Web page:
Tonight I made quiches. We have Mum and Dad on board (until their new house is vacant) so I had to make a couple. They were OK, but I was delighted with what I did with the spare pastry. I don't know what a raspberry fool is, but I called this a pear fool, as it was ridiculously small (and contained one pear). I put the pastry into a small pyrex bowl, threw in the chopped pear, then whisked up an egg with a little milk and caster sugar, and poured that over it. Then I put some butter on top because I like butter. Baked it for a while, then took it out, it was all runny with melted butter still floating on top. Ahem. So I stirred everything around, put it back in the switched off oven and went for a walk in the dark with Elf and the kids. We saw six wallabies and three possums. By the time we got back it had set beautifully into a small pear and custard tart. I waited until the kids were in bed so I only had to cut it into 4.

Rhubarb is underrated as a lightweight building material

Michael made a sailboat out of rhubarb yesterday. Rhubarb leaves for sails and hull, rhubarb stems for mast, held together with gaffer tape. It looked a little bit Tom-Hanks-in-Castaway-ish. I am nominating this as the world's first rhubarb yacht.

Cross-country

Marcus ran in the inter-school cross-country race on Wednesday, and did really well. He finished 11th out of 195 runners. There was a huge pile-up at the start and he was snarled up in that for a while, but steadily moved through the field and seems to have paced himself well over the 2km. He says he passed a lot of people in the last few hundred metres. He's now been invited to go to the champions race next term, somewhere a long bus ride north.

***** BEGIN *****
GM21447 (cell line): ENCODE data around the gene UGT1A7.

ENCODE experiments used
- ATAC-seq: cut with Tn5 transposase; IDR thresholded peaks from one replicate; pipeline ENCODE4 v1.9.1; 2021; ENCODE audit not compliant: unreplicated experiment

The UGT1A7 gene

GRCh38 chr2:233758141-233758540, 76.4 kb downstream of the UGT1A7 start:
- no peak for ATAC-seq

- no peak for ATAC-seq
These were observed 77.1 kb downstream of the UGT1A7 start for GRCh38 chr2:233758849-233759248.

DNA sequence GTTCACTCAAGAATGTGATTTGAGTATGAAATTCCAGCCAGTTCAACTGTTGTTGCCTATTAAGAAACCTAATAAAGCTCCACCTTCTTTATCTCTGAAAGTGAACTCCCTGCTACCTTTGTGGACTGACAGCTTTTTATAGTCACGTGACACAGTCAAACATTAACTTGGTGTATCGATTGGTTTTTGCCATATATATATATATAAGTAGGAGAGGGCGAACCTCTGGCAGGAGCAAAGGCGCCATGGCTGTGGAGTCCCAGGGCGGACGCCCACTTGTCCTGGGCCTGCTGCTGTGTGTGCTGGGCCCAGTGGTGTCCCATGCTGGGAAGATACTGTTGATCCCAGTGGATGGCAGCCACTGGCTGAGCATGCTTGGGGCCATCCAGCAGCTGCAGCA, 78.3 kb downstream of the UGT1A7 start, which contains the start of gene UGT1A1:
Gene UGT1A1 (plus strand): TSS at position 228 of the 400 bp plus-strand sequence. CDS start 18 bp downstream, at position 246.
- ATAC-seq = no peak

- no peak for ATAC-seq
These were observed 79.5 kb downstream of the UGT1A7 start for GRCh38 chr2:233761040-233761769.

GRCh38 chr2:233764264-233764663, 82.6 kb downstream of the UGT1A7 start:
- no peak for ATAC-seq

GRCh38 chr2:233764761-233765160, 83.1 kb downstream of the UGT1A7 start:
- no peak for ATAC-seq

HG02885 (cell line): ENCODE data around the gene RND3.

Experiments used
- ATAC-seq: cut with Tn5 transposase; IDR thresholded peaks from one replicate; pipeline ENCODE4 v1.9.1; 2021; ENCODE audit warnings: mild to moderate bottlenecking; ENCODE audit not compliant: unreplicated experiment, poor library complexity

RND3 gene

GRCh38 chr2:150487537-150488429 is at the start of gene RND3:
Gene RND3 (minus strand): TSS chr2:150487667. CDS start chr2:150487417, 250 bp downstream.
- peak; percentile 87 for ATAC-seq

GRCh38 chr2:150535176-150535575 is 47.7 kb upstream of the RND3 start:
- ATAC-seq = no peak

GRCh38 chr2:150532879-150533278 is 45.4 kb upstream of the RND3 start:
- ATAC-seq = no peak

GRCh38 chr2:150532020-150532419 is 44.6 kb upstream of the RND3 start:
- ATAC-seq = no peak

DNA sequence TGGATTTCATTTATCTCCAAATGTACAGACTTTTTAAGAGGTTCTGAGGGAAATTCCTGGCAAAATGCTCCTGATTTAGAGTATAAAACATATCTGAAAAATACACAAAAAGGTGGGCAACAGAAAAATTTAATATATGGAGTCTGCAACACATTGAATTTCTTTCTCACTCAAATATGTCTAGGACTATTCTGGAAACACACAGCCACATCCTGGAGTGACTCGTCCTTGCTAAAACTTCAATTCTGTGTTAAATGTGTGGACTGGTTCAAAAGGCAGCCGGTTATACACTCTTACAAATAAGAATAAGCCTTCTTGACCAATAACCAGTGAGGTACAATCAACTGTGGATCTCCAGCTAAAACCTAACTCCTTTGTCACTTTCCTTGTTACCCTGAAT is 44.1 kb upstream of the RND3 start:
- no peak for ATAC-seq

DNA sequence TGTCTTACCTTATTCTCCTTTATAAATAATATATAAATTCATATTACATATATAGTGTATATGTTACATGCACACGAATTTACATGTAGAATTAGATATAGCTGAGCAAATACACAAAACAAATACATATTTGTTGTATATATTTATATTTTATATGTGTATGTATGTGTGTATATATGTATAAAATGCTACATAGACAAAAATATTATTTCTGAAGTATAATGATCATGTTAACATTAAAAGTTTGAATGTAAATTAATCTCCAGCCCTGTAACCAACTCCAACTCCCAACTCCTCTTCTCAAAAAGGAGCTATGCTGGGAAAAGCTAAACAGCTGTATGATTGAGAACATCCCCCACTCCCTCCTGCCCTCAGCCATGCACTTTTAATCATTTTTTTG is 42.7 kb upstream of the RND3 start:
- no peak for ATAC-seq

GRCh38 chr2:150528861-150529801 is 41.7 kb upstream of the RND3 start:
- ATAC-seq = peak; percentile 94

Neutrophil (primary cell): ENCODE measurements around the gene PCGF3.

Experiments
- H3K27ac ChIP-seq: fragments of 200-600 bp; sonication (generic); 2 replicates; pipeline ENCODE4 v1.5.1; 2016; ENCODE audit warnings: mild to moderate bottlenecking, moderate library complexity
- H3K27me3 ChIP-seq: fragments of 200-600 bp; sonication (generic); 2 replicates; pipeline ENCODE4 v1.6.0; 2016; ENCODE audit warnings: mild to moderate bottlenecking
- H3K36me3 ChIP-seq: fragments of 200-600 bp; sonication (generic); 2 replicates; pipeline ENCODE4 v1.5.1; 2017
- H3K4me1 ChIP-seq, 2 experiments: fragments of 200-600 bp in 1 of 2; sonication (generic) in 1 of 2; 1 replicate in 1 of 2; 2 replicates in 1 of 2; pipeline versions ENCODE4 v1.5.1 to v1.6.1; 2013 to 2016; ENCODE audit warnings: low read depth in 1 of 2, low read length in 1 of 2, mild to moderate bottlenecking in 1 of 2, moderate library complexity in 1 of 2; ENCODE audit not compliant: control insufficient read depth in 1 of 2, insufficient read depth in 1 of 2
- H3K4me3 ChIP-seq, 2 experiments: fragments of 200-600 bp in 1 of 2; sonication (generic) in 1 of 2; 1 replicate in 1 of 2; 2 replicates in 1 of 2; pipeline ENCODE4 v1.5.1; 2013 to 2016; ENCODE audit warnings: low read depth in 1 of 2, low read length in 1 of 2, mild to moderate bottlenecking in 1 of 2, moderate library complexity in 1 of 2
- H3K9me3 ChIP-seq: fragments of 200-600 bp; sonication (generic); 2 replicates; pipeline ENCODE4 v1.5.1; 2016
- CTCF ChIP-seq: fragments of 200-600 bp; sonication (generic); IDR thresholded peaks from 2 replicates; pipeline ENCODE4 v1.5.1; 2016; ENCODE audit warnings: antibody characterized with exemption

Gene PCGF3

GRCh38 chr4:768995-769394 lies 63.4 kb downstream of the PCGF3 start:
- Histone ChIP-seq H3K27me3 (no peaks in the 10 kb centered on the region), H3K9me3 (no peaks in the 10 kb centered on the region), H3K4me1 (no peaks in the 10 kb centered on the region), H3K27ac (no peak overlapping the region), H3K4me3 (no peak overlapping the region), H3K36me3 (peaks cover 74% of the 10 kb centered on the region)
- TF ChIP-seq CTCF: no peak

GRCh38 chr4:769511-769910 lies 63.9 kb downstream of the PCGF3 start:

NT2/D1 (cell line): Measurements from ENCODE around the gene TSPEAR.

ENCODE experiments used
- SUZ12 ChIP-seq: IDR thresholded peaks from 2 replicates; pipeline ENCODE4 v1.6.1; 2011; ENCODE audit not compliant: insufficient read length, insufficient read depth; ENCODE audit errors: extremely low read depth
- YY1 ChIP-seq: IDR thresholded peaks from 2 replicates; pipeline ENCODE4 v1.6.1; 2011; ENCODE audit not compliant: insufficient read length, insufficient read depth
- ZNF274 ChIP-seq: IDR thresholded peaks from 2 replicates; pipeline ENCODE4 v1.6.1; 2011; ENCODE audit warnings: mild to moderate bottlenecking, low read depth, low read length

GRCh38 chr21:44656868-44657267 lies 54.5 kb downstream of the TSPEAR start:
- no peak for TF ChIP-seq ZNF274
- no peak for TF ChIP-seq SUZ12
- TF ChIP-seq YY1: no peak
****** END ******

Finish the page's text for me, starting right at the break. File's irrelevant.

Thursday, May 26, 2011

Launch loop

This is a frame from a little Flash animation I did last night, for Loop de Loop. Go and have a look at it there, comment on it and rate it if you like!

Wednesday, May 25, 2011

Egypt Day

Michael's Grade 2 class had an Egypt Day today. As usual he is miserly with the details, but we do know that we made him an Anubis costume, and there were 2 other Anubises. Or Anuba. He is the jackal-headed god of the afterlife. I turned a black baseball cap into Anubis with some black cardboard, staples, and a black-painted ping-pong ball for a nose. Elf made a kind of capey-robe, and the ensemble was completed with a staff (stake from garden) and a large cardboard ankh.

The most popular character was Cleopatra - most of the girls and Mrs Sellers all went for the black bob and gold bling. Our last words as we dropped off the god were "Don't wave your staff around and hit anyone - hold it upright LIKE ANUBIS WOULD!!".

Parents find a house in The Bay

Mum and Dad have finally found a house after months of searching. They have been driving down from the north west coast each Thursday, and back up each Monday, spending just about every waking moment down south house-hunting, and up north packing.

At last a place has come up that fits their price-range, has a flat walk to the shops, and is reasonably near the water. The only problem is that it's in Geilston Bay and none of us can agree on how to pronounce it.

I favour Jeels-tun. Elf prefers the hard G of Geels-tun. Then there is the (never heard but equally likely) Gails-tun, as in the J. Geils Band (you may remember their 80s hit Centrefold [My baby is a]). It would be exaggerating to say that its tearing the family apart, but it is certainly an issue we never needed to worry about before.